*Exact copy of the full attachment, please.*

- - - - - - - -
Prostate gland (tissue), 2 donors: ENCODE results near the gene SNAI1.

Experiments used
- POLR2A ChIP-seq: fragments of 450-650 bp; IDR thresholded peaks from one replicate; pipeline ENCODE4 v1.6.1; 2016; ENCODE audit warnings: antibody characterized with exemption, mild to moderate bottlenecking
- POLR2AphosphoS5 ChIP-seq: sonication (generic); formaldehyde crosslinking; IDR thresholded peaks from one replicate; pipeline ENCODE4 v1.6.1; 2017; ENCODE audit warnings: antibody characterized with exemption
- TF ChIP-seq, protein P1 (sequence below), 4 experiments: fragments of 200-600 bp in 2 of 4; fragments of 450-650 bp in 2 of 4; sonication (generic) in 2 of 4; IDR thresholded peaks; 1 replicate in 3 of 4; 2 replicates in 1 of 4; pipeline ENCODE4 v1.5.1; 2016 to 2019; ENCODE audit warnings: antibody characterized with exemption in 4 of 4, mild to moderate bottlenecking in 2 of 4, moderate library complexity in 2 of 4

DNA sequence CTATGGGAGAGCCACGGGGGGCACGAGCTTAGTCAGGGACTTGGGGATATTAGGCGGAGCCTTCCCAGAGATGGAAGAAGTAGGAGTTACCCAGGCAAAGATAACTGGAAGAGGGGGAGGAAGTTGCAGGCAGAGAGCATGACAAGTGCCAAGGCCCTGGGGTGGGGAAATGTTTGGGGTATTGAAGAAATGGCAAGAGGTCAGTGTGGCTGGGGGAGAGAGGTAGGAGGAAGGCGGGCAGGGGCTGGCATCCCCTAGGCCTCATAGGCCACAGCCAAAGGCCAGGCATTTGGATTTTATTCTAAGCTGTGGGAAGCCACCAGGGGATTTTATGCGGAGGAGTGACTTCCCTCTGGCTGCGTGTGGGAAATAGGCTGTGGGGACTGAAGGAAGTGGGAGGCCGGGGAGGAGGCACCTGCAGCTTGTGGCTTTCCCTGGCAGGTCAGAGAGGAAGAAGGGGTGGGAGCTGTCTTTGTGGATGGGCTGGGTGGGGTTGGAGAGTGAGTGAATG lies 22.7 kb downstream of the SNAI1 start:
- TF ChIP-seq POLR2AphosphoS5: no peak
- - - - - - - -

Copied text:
Prostate gland (tissue), 2 donors: ENCODE results near the gene SNAI1.

Experiments used
- POLR2A ChIP-seq: fragments of 450-650 bp; IDR thresholded peaks from one replicate; pipeline ENCODE4 v1.6.1; 2016; ENCODE audit warnings: antibody characterized with exemption, mild to moderate bottlenecking
- POLR2AphosphoS5 ChIP-seq: sonication (generic); formaldehyde crosslinking; IDR thresholded peaks from one replicate; pipeline ENCODE4 v1.6.1; 2017; ENCODE audit warnings: antibody characterized with exemption
- TF ChIP-seq, protein P1 (sequence below), 4 experiments: fragments of 200-600 bp in 2 of 4; fragments of 450-650 bp in 2 of 4; sonication (generic) in 2 of 4; IDR thresholded peaks; 1 replicate in 3 of 4; 2 replicates in 1 of 4; pipeline ENCODE4 v1.5.1; 2016 to 2019; ENCODE audit warnings: antibody characterized with exemption in 4 of 4, mild to moderate bottlenecking in 2 of 4, moderate library complexity in 2 of 4

DNA sequence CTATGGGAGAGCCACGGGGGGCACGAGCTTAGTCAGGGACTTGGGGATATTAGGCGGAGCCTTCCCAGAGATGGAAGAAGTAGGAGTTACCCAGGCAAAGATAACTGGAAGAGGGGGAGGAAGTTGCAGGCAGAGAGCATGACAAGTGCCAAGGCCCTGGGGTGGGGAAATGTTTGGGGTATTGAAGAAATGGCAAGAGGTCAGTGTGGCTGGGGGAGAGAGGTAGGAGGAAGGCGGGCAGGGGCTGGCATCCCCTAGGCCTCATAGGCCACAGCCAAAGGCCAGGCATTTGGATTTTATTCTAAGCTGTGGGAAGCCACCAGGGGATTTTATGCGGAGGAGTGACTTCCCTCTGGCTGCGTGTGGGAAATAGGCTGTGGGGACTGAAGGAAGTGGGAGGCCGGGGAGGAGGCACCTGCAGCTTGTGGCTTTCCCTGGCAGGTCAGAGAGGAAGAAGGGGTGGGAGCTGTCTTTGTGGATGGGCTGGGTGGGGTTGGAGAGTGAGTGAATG lies 22.7 kb downstream of the SNAI1 start:
- TF ChIP-seq POLR2AphosphoS5: no peak